Kaleb notes at the bottom of his post that you might experience authentication issues with RHEL 6–I didn’t have this problem, but I did have to add in the extra step of starting the memcache service manually (service memcached start) before starting up the swift service (swift-init main start).

The guide directs you to configure a repository that contains the up-to-date Gluster packages needed. I’m familiar with this repository, as it’s the same one I use on my F17 and CentOS 6 oVirt test systems. I also had to configure the EPEL repository on my CentOS 6 instance, as UFO requires some packages not available in the regular CentOS repositories.

I diverged from the guide in one other place. Where the guide asks you to add this line to the  [filter:tempauth] section of /etc/swift/proxy-server.conf:

user_$myvolname_$username=$password .admin

I found that I had to tack on an extra URL to that line to make the iOS client work:

user_$myvolname_$username=$password .admin https://$myhostname:443/v1/AUTH_$myvolname

Without the extra URL, my UFO setup was pointing the iOS client to a address, which, not surprisingly, the iOS device wasn’t able to access.

The iOS Client (and the Android non-client)

Rackspace’s Cloud Mobile application enables users of the company’s Cloud Servers and Cloud Files offering to access these services from iOS and Android devices. I tried out both platforms, the former on my iPod Touch (recently upgraded to iOS 6) and on my Nexus S 4G smartphone (which runs a nightly build of Cyanogenmod 10).

My subhead above says Android non-client, because, as reviewers in the Google Play store and the developer in this github issue comment both indicate (but the app description and [non-existent] docs do not), the current version of the Android client doesn’t work with the recent, Swift-based incarnation of Rackspace’s cloud Files service.

What’s more, the Android version of the client does not allow any modification of one’s account settings. When I was trial-and-erroring my way toward figuring out the right account syntax, this got pretty annoying. Also annoying was the absence of any detailed error messages.

Things were better (albeit still undocumented) with the iOS version of the client, which allowed for account details editing, for ignoring invalid ssl certs, and for viewing the error message returned by any failed API operations.

In the parlance of the above Gluster UFO setup guide, here are the correct values for the account creation screen (the one you reach in the iOS client after selecting “Other” on the Provider screen:

  • Username:    $myvolname:$username
  • API Key:    $password
  • Name:   $whateveryouwant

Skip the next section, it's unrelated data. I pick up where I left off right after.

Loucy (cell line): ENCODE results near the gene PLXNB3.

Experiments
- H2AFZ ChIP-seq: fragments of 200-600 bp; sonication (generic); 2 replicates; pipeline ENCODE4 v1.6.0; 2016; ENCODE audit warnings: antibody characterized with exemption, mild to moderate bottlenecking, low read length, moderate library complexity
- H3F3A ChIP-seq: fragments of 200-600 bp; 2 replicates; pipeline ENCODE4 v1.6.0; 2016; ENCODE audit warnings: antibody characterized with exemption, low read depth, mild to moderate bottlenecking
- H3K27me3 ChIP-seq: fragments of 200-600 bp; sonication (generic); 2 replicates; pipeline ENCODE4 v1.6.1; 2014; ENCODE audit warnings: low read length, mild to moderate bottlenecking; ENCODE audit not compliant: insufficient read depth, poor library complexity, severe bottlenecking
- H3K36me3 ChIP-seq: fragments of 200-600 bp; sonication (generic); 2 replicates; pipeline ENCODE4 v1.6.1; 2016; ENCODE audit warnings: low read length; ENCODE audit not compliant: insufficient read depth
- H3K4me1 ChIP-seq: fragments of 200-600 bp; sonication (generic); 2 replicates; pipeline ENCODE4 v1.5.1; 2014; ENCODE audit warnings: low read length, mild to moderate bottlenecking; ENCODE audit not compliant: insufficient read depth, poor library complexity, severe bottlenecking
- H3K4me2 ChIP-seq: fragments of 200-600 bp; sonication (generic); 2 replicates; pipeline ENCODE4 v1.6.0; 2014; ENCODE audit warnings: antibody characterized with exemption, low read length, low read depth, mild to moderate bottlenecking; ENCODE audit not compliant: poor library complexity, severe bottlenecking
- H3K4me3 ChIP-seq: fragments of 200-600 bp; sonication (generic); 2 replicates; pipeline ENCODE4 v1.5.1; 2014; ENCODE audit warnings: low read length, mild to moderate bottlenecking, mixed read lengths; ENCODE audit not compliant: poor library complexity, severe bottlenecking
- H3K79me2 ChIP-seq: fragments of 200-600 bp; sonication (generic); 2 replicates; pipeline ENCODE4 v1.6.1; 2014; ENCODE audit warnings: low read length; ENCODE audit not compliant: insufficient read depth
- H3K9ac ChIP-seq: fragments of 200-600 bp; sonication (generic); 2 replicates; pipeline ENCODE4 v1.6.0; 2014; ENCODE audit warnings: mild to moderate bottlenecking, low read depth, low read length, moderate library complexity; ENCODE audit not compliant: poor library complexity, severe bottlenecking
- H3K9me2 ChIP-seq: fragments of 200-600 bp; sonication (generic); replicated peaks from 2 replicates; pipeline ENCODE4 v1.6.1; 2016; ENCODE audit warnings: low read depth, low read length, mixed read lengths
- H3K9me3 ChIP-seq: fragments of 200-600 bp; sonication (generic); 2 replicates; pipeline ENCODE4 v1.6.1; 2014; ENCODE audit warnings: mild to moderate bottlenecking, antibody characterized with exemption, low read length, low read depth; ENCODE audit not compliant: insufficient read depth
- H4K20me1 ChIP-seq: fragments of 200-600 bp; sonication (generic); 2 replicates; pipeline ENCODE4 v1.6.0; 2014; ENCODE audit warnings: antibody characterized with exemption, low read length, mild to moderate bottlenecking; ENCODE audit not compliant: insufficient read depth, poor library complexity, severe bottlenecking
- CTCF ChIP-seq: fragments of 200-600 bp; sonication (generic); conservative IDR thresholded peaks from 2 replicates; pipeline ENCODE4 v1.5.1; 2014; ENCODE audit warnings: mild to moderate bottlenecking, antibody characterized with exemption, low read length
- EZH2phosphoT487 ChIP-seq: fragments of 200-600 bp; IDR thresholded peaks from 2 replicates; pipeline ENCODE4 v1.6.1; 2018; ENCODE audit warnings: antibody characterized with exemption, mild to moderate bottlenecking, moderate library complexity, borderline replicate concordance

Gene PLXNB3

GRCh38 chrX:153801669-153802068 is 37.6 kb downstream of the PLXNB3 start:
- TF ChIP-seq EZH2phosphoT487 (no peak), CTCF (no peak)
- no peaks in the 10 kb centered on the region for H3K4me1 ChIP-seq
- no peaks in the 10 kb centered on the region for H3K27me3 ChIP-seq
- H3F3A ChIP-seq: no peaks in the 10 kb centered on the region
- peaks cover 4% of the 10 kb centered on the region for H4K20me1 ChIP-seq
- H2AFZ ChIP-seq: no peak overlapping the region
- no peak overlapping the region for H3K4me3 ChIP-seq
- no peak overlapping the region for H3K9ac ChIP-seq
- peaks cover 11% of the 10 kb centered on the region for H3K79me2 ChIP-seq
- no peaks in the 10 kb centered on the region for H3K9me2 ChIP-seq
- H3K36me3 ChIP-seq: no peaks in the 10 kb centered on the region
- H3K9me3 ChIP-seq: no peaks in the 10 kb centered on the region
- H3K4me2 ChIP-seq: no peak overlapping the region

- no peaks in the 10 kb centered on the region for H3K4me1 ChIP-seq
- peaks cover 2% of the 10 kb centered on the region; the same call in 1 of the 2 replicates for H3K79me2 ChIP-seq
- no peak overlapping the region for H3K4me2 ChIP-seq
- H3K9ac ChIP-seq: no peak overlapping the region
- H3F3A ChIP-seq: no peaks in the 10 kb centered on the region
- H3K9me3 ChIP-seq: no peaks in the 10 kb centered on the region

• API Url:    https://$myhostname:443/auth/v1.0
  • Validate SSL Certificate:   OFF
After getting those account details in place, you’ll be able to view the Swift/Gluster containers accessible to your account, create new containers, and upload/download files to and from those containers. There were no options for managing permisisons through the iOS client, so when I wanted to make a container world-readable, I did it from a terminal, using the API.

Google Compute Engine

As I mentioned above, I tested this on Google Compute Engine, the Infrastructure-as-a-Service offering that the search giant announced at its last Google I/O conference. I excitedly signed up for the GCE limited preview as soon as it was announced, but for various reasons, I haven’t done as much testing with it as I’d planned.

Here are my bullet-point impressions of GCE:

  • CentOS or Ubuntu — On GCE, for now, you run the instance types they give you, and that’s either CentOS 6 or Ubuntu 10.04. You can create your own images, by modifying one of the stock images and going through a little process to export and save it. This comes in handy, because, for now, on GCE, there are…
  • No persistent instances — It’s like the earlier days of Amazon EC2. Your VMs lose all their changes when they terminate. There is, however…
  • Persistent storage available — You can’t store VMs in persistent images, but you can hook up your VMs to virtual disks that persist, for storing data.
  • No SELinux — The CentOS images come with SELinux disabled. This turned out to be annoying for me, as OpenShift Origin and oVirt both expect to find SELinux enabled. This cut short a pair of my tests. I was able to modify the oVirt Engine startup script not to complain about SELinux, but was then foiled due to…
  • Monolithic kernel (no module loading) — oVirt engine, which I’d planned to test with a Gluster-only cluster (real virt wouldn’t have worked atop the already-virtualized GCE), wanted to load modules, and there’s no module-loading allowed (for now) on GCE. All told, though…
  • GCE is a lot like EC2 — With a bit of familiarity with the ways of EC2, you should feel right at home on GCE. I opened firewall ports for access to port 443 and port 22 using security groups functionality that’s much like what you have on EC2. You launch instances in a similar way, with Web or command line options, and so on.